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Fact Sheet: Here for Her Well-Being
January 17, 2024



Former U.S. Secretary of State John Kerry said that “No country can get ahead if it leaves half of its people behind.” This statement is true for The Gambia and the U.S.  Evidence shows that when a country invests in women and girls, the individual’s status improves, along with her family, community, and nation.


Here is how the U.S. supports women in The Gambia:

  • At least fifty percent of participants in every U.S. Embassy program are women and girls. This includes initiatives such as USAID projects, State Department grants to Gambian NGOs, involvement in school clubs, communities, and participation in exchange and fellowship programs.
  • More than 53% of U.S. Embassy supported business start-ups are women-owned and they are thriving.
  • The Millennium Challenge Corporation (MCC) Threshold Board in The Gambia is a model of inclusivity, with mostly female Gambians, including the Chairperson. The MCC Compact is planned to focus on transportation and education, while ensuring gender inclusivity.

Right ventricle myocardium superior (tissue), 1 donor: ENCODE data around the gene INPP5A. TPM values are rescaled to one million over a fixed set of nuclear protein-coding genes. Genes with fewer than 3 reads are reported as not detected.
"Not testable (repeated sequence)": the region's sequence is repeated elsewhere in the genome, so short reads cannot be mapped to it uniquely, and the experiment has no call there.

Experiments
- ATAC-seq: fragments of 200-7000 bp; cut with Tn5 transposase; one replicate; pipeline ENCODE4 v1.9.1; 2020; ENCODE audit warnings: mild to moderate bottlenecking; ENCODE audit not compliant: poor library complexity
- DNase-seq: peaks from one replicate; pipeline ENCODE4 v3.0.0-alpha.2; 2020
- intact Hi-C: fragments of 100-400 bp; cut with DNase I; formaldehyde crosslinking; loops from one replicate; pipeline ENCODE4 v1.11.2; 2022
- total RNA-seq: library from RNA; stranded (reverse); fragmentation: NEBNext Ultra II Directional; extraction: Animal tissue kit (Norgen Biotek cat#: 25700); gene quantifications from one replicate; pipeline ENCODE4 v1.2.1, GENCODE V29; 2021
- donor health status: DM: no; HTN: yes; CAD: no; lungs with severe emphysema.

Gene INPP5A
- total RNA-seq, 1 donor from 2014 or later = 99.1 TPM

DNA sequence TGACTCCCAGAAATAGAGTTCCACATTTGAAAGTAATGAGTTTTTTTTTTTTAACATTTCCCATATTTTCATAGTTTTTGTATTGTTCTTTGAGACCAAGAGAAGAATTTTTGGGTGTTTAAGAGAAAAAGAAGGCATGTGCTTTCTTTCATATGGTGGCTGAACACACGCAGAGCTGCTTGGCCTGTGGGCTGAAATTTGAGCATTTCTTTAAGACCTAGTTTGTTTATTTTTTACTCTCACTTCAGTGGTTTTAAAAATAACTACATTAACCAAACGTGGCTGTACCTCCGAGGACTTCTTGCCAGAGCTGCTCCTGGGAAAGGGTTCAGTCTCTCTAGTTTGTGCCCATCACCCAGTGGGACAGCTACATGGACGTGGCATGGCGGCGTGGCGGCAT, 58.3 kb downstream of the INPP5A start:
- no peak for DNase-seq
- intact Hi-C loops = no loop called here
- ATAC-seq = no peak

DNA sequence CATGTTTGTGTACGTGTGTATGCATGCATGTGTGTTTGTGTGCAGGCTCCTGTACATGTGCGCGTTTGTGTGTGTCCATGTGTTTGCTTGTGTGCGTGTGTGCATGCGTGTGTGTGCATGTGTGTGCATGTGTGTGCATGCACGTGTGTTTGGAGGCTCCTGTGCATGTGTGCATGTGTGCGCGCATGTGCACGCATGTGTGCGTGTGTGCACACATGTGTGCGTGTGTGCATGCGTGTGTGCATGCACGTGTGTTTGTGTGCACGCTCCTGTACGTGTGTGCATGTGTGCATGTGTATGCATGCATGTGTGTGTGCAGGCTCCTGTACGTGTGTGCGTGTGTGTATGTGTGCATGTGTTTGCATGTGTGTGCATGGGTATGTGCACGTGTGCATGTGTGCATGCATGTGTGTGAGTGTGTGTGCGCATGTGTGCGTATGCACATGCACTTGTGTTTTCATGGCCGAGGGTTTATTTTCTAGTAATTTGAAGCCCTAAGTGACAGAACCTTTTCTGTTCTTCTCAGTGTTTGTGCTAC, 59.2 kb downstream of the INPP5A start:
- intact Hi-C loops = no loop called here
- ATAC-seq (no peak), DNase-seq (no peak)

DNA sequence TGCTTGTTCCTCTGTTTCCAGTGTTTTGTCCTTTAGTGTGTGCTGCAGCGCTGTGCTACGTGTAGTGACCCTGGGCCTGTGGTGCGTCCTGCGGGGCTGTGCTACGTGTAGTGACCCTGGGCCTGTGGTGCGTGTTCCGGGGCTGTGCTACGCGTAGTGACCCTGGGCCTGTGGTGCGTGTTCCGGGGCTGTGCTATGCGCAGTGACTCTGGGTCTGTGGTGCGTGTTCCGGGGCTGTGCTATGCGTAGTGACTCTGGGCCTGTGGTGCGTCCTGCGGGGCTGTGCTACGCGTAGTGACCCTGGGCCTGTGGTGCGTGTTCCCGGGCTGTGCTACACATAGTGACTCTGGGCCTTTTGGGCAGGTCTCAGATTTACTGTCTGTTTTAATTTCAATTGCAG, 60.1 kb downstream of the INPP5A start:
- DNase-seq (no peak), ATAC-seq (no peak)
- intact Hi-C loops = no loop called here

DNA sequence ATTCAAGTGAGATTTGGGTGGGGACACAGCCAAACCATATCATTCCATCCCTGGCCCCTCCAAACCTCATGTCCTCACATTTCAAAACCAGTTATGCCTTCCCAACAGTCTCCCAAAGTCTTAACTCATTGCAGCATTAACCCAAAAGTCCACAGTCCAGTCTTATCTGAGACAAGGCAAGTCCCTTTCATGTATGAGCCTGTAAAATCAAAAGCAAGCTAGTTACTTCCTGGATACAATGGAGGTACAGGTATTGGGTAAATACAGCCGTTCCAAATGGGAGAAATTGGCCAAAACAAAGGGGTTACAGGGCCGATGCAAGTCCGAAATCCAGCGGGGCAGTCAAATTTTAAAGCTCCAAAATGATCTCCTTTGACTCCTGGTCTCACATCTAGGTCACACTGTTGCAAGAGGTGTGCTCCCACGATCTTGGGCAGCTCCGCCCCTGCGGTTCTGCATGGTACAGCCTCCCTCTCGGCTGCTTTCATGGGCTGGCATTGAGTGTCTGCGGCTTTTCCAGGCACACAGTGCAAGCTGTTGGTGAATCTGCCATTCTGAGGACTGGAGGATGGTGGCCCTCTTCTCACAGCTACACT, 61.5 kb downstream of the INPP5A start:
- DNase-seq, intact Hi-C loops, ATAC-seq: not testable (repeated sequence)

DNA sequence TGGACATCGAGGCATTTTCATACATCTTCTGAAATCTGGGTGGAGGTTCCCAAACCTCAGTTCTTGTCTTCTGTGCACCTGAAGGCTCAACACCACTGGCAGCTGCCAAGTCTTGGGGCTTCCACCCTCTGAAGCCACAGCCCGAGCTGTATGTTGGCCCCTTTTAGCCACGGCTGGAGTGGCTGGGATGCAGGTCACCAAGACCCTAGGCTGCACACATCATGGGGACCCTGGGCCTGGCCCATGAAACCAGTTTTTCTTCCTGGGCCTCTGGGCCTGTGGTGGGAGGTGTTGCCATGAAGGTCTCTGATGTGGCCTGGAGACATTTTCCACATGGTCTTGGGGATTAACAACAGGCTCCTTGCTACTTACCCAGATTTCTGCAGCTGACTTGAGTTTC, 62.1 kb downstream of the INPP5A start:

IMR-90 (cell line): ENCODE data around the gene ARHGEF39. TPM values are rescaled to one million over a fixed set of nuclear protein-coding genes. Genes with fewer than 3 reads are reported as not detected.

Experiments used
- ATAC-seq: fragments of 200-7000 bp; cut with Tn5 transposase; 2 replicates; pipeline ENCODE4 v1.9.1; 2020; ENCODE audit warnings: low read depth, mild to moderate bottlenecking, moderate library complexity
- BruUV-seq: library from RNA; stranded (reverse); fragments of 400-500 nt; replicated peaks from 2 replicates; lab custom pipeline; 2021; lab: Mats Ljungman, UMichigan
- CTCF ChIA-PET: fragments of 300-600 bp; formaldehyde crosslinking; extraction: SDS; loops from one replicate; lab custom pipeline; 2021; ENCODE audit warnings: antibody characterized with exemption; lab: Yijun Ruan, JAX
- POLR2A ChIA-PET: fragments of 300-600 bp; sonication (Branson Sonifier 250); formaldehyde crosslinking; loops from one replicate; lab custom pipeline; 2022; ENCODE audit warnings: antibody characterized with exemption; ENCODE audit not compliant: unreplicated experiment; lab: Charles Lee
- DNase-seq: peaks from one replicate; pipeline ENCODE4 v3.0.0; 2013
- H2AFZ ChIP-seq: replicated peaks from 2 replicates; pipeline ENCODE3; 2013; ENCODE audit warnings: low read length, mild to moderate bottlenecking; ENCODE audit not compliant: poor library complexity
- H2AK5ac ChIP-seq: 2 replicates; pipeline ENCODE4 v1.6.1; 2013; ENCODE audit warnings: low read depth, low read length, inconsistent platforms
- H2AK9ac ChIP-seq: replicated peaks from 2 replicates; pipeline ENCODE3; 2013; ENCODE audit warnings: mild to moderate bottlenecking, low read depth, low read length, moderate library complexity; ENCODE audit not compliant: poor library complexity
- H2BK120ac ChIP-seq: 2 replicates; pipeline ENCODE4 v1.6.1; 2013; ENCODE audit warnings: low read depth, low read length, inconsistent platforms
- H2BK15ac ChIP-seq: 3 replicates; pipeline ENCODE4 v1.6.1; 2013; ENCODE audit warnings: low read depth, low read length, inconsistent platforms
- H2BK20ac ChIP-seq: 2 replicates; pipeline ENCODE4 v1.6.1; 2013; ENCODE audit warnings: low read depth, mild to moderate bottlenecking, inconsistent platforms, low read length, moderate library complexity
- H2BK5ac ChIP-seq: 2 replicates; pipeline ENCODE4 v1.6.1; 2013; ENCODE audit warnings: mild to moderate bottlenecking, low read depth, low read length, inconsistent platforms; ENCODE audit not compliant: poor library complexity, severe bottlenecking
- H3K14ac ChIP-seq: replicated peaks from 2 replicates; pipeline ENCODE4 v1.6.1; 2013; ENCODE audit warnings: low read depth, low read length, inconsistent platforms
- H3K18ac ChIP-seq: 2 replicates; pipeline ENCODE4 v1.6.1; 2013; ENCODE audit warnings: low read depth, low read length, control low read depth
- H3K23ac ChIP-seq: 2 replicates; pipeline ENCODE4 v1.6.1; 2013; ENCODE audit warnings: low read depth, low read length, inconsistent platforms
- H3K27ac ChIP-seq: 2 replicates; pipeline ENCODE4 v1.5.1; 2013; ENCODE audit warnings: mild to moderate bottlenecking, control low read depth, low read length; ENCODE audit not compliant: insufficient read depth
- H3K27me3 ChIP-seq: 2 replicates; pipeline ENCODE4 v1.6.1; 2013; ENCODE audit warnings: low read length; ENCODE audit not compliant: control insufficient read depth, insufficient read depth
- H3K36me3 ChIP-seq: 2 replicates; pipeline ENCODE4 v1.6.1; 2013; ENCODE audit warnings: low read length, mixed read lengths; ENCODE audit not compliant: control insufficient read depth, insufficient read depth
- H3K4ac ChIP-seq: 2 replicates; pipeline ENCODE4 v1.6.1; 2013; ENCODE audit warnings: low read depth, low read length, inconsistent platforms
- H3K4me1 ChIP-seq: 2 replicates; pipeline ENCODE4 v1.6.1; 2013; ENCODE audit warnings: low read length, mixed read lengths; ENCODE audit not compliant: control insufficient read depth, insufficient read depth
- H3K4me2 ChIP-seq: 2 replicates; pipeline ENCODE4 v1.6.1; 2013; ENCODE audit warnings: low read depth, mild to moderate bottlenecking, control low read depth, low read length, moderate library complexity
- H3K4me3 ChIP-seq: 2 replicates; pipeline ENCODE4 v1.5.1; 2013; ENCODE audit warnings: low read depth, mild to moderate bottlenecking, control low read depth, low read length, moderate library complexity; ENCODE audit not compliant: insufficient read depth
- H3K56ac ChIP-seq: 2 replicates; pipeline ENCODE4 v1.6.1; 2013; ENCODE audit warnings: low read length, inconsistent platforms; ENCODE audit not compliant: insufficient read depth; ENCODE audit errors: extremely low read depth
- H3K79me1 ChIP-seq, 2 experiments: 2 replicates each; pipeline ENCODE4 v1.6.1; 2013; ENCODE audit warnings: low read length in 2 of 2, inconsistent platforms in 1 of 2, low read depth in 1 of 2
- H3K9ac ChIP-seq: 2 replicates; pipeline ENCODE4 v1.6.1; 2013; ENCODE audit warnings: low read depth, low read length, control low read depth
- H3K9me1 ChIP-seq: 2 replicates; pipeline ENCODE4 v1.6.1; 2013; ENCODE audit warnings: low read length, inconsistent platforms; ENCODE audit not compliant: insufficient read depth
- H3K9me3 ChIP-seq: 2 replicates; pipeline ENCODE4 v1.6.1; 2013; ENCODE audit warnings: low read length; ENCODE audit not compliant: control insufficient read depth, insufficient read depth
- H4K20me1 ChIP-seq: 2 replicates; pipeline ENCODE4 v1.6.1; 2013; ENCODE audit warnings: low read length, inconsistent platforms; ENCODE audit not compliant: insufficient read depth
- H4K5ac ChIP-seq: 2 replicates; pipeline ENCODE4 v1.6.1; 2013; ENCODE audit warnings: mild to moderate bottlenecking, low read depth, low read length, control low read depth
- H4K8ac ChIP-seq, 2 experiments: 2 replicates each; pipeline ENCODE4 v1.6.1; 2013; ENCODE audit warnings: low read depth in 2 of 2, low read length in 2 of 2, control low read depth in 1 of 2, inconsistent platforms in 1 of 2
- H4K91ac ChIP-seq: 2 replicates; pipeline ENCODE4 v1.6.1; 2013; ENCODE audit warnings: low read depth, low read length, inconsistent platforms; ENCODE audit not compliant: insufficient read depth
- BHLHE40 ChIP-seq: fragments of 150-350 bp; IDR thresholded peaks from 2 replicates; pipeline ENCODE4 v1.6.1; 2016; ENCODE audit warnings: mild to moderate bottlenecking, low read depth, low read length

• The United States Department of Agriculture is implementing the $28.5 million McGovern-Dole Food for Education program. Focusing on child nutrition, girls’ education, and literacy, this program delivers school meals for 57,000 children. It also provides teacher training, all-together impacting more than 100,000 Gambians, including students, teachers, and farmers.
  • Peace Corps volunteers help women with literacy programs and partner with teachers. They also partner with health providers, hospitals, and peer health groups in rural communities.
  • USAID empowers women-owned enterprises, including training women shellfish harvesters to become stewards of fisheries and mangroves.
  • S.-sponsored Competitive College Clubs (CCC) are instrumental in helping rural girls defy the odds and pursue higher education opportunities.


All of these are in addition to many Embassy grants:

  • The Ambassador’s Self-Help fund aids women across the country who are improving living conditions in their communities.
  • Through Public Diplomacy programs, support is extended to NGOs like Women’s Association for Victims’ Empowerment (WAVE), which assists female victims of the Jammeh regime; Girls Pride, which manufactures reusable pads to support girls’ education; and Clock TVET, an auto repair training program run by and for women.

All these initiatives demonstrate the United States’ unwavering commitment to promote the well-being and empowerment of women and girls in The Gambia. We are dedicated to being a steadfast partner in advancing gender equality and fostering positive change. We are Here for Her Well-Being in The Gambia.